News / Opinion / Columns

Sydney Majoko
3 minute read
5 Mar 2019
9:35 am

Ramaphosa’s silence on Robert McBride shows weakness

Sydney Majoko

A true democrat, a true leader, would stand up to the faction in his party that wants McBride gone.

Former Ipid head Robert McBride. File Picture: Supplied

One of this country’s most enduring battles is that between the Democratic Alliance and the appointment of Robert McBride as head of the Independent Police Investigative Directorate (Ipid).

Only those with memories with the timespan of a fish will forget that the DA pulled out all the stops to prevent McBride’s appointment to the position in 2014.

The DA’s Dianne Kohler Barnard issued a very unforgiving statement at the time, following his appointment as head of Ipid: “The DA will today write to Minister Mthethwa requesting that he reconsider the appointment of Robert McBride as Ipid head. Should he refuse, the DA will write to President Jacob Zuma requesting that he stop the appointment. Should neither the minister or the president intervene accordingly, the DA will consider pursuing legal action.”

It is therefore quite telling that the DA is the only political party now fighting for the renewal of his contract as Ipid’s head. There must be something he did right in the past five years.

Those arguing that McBride has no right to expect to simply have his contract renewed are missing the point. The damage done to this country’s capacity to implement what the constitution requires is immense.

Ipid is one of the institutions that went where everyone feared to tread in dealing with the rot that had set in following the capturing of the police crime intelligence division.

McBride, like former public protector Thuli Madonsela, was one those appointments that Zuma’s administration inadvertently gifted our democracy with. And they lived to regret the decision. He has been unrelenting in pursuit of corrupt top cops that helped entrench state capture, and this might very well be the reason Police Minister Bheki Cele wants him out.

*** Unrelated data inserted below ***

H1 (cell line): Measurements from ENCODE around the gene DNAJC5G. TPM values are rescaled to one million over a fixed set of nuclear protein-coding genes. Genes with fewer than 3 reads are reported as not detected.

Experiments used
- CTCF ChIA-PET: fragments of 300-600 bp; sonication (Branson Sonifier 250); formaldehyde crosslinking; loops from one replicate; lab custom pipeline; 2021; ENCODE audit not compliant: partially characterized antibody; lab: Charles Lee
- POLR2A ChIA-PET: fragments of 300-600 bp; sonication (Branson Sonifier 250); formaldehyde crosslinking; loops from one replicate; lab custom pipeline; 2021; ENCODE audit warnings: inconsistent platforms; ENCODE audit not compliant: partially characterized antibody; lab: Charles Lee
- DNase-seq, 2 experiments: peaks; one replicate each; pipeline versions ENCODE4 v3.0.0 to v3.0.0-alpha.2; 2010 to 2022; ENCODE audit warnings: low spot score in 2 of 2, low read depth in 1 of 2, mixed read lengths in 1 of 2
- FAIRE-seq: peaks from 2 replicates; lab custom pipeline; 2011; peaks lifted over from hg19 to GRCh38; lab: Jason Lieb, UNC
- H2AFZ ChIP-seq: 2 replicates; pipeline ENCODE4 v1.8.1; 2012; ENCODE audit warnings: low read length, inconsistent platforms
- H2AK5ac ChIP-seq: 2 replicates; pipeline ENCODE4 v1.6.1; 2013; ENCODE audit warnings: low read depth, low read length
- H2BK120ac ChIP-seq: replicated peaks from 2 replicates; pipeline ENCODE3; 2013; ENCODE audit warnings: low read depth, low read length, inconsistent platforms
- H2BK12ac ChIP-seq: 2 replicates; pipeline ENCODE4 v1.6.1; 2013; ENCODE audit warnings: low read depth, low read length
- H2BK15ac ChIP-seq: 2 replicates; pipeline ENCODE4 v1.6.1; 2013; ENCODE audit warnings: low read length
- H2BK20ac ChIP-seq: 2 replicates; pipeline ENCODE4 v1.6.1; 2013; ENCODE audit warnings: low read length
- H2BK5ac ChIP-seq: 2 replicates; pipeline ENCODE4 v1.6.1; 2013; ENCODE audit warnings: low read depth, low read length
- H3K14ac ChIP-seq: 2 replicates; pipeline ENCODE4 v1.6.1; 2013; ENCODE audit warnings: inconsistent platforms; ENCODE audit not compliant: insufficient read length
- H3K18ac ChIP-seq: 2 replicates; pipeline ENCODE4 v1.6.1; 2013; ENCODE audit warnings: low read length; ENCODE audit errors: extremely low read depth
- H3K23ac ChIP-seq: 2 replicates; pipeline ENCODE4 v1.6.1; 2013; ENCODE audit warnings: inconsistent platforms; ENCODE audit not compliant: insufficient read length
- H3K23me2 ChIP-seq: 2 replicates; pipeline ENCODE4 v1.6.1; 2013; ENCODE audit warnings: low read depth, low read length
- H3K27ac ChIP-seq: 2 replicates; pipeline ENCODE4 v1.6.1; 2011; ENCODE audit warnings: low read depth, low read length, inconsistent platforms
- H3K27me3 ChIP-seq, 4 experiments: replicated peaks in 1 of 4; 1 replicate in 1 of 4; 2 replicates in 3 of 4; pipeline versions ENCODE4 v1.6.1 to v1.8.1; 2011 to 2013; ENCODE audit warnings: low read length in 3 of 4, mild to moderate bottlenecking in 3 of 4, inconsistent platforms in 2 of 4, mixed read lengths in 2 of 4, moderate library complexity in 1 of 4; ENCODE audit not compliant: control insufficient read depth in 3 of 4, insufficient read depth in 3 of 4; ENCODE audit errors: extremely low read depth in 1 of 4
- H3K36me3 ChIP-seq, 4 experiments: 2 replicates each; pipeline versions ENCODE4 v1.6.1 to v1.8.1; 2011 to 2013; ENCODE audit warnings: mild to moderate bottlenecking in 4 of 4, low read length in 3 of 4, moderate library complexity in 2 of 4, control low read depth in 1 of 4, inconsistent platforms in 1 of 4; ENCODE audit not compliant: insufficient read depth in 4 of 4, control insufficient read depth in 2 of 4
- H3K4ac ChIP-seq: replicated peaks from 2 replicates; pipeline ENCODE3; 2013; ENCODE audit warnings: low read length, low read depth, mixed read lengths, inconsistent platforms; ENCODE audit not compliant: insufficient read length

That the DA has come full circle from a place of branding McBride an enemy of democracy to now saying democracy actually requires he be reappointed head of the body that keeps police in check, speaks volumes of his being a thorn in the side of those that do not require honest oversight over the police’s top leadership.

No appointee should be automatically guaranteed of their reappointment in state institutions, but one of the lessons of the past decade must be the lesson that certain individuals can make a difference.

Madonsela and McBride are two such people. They stood in the gap for South Africa when it was not popular to do so, in fact, when it was actually dangerously career-limiting to speak out. It is highly commendable that the DA has set aside their dislike for the man and back him for the work he has put in.

One of President Cyril Ramaphosa’s weaknesses since taking over a year ago is the attitude of leaving important matters to work themselves out “naturally through the democratic processes” because of the indecisiveness borne out of a fear to rock the boat within the ruling party.

That weakness has kept people like the current bumbling public protector in office.

Ramaphosa’s silence on McBride’s battle with Cele is typical of his leadership. A true democrat, a true leader, would stand up to the faction in his party that wants McBride gone.

Ramaphosa is lacking in that respect.

Sydney Majoko.

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